Over the last three months, the Fed has made a significant shift in policy rhetoric. In December, the Fed was planning to raise rates 2-3 times in 2019. Also in December, the Fed planned to keep their “autopilot approach” to balance sheet reduction. Rate hikes and balance sheet reductions are monetary tightening activities which act to tap the breaks on an economy that is heating up and producing growing inflation. Last week, the Fed met and decided they will not hike rates for all of 2019. To take that a step further, some Fed officials believe the next change in rates could just as likely be a cut. They’ve also changed the “autopilot” balance sheet reduction plan to now stop sooner.
Theoretically, a “dovish” Fed should be good news for asset prices. If tightening acts as tapping the breaks on the economy, loosening monetary policy can be thought of as tapping the gas. So how did asset prices respond to the Fed’s new stance? They didn’t. The S&P 500 returned -0.70% for the week. One explanation of prices not reacting much to the Fed’s announcement is that the market already knew the Fed wasn’t going to be able to hike rates in 2019 without inverting the yield curve. Another consideration is that since the Fed has made a significant change in rhetoric, it is because they are concerned about both uncertainty and slowing economic growth outside of the U.S.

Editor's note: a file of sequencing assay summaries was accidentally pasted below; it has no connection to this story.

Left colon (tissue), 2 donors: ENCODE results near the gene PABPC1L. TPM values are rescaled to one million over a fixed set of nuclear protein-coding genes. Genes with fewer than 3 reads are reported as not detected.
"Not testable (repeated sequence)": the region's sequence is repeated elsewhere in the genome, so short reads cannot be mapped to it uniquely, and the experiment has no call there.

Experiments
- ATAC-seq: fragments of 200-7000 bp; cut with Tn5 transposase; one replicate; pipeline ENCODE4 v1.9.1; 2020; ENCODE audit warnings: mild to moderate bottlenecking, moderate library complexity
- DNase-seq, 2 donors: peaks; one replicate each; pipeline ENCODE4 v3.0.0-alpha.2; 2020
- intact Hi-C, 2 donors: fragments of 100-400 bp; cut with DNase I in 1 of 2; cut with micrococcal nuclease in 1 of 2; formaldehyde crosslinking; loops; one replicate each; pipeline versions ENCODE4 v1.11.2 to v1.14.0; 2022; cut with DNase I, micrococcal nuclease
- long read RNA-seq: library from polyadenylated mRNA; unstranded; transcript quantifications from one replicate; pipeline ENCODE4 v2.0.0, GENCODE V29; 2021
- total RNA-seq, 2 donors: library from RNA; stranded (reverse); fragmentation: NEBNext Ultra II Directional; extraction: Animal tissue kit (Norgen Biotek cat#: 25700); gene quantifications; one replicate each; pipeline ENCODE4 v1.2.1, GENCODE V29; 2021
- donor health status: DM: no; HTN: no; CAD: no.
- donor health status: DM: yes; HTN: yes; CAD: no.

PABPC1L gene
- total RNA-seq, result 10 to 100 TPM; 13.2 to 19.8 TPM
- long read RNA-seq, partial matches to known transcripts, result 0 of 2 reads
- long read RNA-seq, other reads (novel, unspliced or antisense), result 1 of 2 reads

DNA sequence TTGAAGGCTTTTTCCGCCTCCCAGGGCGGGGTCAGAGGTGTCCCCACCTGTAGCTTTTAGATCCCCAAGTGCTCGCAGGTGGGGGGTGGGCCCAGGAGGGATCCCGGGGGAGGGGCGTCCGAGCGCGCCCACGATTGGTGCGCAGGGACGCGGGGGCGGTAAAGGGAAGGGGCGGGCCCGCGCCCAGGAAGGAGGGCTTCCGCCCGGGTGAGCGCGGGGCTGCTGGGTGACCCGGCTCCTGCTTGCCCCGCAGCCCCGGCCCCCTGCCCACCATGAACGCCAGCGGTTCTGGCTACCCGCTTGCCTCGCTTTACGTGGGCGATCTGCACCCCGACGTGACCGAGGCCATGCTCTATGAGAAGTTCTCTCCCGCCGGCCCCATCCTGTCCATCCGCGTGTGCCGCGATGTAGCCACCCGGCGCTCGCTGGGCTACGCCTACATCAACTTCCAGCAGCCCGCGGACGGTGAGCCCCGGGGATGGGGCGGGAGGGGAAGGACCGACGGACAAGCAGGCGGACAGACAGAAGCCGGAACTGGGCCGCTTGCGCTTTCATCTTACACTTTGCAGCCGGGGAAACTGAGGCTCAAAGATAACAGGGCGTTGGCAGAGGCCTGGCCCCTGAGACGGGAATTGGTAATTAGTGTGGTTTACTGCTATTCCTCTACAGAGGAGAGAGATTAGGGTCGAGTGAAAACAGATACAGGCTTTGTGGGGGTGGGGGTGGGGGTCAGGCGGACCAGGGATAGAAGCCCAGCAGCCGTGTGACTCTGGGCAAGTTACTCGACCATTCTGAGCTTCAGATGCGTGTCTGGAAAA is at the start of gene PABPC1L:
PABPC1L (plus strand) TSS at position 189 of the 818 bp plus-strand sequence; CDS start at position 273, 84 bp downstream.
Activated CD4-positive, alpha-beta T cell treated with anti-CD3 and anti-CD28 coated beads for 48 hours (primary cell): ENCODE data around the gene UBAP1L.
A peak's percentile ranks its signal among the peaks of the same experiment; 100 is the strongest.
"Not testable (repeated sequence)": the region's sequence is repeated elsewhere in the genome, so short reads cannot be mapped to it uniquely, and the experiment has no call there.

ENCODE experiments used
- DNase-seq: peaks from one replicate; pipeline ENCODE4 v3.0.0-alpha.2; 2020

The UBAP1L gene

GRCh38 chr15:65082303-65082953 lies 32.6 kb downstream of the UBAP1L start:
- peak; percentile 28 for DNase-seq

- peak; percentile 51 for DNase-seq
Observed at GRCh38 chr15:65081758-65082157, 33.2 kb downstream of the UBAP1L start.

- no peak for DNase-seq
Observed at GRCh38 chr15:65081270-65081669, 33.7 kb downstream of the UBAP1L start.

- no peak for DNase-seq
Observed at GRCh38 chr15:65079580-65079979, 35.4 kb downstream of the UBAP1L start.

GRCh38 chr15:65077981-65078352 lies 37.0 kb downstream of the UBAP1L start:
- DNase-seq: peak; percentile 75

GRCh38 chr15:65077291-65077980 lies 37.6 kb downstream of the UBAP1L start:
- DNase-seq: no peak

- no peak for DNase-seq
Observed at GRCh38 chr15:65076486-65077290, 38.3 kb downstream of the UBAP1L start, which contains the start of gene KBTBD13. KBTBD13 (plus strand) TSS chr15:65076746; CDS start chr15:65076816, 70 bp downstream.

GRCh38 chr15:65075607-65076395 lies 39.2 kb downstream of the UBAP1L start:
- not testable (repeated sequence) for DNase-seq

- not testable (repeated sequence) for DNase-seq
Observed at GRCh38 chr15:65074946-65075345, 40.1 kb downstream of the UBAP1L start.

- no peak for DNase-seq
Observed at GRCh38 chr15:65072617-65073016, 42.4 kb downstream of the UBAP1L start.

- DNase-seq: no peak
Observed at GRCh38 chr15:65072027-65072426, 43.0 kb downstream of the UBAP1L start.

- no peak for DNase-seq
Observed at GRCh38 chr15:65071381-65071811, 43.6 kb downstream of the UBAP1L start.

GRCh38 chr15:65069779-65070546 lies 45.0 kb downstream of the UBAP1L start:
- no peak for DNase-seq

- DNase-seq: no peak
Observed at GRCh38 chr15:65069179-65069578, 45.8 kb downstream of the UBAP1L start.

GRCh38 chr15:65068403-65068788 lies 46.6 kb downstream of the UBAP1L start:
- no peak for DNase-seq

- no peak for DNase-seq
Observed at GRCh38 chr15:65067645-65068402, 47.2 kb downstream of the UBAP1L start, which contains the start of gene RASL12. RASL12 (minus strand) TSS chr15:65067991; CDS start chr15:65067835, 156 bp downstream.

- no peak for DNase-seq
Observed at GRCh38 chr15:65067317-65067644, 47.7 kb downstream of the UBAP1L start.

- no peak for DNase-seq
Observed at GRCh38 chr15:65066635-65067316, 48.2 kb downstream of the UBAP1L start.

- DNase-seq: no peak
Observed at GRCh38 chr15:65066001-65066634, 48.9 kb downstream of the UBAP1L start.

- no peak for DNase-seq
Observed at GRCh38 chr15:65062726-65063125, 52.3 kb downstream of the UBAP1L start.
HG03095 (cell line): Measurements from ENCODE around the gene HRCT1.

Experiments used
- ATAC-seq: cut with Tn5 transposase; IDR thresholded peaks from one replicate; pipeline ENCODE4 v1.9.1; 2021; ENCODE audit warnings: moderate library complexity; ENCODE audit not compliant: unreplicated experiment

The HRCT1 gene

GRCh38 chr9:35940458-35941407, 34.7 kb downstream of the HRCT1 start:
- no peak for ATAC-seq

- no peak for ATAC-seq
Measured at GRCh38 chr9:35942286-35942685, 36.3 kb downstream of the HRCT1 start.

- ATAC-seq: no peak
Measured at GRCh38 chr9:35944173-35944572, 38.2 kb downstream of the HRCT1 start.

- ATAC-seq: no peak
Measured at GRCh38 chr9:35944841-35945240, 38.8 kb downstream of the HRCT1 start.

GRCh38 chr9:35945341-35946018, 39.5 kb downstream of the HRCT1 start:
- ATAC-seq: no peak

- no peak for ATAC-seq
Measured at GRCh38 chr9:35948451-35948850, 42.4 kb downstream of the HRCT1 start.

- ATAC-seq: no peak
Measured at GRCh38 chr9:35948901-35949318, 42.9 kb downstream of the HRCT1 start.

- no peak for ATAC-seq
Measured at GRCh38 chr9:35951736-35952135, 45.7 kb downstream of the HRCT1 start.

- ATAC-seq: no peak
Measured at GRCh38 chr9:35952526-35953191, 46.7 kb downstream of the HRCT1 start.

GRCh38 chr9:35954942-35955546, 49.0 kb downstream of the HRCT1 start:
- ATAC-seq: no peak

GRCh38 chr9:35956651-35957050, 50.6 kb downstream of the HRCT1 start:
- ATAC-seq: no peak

We still have a lot of 2019 to go. In fact, we’re not even completely through the first quarter yet. We will likely see quite a few both positive and negative headlines through the rest of the year. A little certainty surrounding Brexit or the U.S./China trade negotiations could change the mood of the markets a lot in a short amount of time.
Author: Jim Rambo, CFA | Research Team | Allegheny Financial Group | March 2019
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